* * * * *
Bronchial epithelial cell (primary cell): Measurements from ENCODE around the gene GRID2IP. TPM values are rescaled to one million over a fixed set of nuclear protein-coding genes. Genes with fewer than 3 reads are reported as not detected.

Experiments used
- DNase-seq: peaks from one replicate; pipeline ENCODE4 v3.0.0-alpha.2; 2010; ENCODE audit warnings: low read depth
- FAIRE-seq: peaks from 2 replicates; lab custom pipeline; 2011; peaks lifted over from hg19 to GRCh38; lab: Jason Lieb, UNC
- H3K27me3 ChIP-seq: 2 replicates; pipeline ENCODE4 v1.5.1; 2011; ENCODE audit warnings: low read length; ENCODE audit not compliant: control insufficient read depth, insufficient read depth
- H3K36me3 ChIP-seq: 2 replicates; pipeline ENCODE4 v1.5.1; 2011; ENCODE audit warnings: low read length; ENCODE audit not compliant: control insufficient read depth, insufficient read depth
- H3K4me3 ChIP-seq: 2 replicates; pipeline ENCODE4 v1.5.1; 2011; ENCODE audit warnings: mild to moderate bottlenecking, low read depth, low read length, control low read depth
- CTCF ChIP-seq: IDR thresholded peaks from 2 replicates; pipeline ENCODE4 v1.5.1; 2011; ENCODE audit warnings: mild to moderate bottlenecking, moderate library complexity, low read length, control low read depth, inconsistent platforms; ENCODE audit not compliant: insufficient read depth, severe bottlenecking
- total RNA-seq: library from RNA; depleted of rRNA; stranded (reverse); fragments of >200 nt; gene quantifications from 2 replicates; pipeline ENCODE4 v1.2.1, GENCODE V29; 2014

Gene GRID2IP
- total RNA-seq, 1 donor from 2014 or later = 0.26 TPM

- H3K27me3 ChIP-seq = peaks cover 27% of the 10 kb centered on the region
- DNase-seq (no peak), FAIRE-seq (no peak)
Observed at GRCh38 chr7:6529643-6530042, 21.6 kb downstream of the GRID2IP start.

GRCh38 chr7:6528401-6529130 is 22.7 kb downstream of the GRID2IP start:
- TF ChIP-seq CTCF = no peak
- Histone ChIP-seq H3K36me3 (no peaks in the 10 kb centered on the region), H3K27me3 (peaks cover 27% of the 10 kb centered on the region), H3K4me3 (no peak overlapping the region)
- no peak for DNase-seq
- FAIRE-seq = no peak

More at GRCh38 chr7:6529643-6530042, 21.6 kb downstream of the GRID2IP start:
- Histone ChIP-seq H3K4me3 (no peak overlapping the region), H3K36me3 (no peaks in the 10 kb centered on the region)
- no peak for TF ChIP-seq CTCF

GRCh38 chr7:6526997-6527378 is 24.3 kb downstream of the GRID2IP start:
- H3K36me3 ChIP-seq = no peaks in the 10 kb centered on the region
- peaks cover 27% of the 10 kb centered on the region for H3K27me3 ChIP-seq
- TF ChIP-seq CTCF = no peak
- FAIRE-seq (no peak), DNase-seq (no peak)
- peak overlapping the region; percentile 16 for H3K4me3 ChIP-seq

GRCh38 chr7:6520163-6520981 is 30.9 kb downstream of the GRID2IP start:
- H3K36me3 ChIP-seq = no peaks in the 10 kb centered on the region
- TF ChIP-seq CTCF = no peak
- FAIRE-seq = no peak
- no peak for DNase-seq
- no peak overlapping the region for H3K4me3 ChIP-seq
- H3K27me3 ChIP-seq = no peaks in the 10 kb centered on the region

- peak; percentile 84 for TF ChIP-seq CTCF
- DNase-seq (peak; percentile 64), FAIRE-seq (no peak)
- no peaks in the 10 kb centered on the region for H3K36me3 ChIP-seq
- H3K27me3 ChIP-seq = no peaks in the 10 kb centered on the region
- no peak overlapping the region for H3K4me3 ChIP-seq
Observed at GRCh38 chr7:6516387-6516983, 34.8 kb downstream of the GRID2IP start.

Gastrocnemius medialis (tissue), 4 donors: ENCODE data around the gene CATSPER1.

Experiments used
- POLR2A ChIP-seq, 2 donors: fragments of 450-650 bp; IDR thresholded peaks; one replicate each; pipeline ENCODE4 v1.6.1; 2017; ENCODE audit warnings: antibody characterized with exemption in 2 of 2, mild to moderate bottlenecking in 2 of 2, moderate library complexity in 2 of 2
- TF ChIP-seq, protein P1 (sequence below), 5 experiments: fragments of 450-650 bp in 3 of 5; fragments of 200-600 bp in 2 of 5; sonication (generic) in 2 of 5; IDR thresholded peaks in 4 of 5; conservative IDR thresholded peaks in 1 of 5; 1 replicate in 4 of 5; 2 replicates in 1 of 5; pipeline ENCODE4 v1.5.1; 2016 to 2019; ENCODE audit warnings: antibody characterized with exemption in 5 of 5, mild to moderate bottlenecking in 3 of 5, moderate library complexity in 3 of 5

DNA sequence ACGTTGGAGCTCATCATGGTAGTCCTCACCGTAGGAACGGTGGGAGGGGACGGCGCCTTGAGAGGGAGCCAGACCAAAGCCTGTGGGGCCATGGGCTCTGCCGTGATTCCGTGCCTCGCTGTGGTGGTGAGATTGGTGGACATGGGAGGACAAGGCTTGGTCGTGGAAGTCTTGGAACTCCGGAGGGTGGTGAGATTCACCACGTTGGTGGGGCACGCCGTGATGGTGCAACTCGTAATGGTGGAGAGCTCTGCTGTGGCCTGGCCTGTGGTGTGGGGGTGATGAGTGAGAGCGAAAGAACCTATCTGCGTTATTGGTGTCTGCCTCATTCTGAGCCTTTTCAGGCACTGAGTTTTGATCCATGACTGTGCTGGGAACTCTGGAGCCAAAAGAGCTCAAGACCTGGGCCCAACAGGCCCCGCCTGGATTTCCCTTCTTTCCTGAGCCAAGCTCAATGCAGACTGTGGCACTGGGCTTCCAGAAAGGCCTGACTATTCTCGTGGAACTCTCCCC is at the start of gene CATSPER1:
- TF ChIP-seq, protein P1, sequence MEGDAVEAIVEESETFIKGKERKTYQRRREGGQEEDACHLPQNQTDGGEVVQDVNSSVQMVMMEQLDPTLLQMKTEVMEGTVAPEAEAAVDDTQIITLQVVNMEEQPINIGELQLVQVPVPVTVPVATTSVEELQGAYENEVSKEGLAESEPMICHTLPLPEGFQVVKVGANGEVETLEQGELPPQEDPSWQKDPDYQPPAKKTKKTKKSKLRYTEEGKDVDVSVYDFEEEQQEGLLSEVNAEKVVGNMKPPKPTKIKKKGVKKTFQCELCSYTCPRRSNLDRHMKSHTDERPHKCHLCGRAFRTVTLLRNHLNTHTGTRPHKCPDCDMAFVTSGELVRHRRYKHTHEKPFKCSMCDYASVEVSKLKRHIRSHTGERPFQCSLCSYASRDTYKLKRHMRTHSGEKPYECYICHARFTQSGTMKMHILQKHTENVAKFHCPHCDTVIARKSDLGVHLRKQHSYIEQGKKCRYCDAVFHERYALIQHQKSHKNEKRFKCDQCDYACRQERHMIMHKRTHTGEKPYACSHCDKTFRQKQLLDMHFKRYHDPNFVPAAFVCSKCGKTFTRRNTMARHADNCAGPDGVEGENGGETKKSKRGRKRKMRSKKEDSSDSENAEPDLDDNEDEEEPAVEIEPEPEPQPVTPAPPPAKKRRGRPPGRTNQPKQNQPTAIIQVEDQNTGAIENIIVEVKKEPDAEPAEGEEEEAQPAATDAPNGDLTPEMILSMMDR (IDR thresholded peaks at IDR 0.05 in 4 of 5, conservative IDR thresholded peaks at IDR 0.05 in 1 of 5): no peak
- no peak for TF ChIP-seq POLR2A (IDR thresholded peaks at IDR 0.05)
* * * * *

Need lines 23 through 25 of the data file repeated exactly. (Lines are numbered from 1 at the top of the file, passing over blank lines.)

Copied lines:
GRCh38 chr7:6526997-6527378 is 24.3 kb downstream of the GRID2IP start:
- H3K36me3 ChIP-seq = no peaks in the 10 kb centered on the region
- peaks cover 27% of the 10 kb centered on the region for H3K27me3 ChIP-seq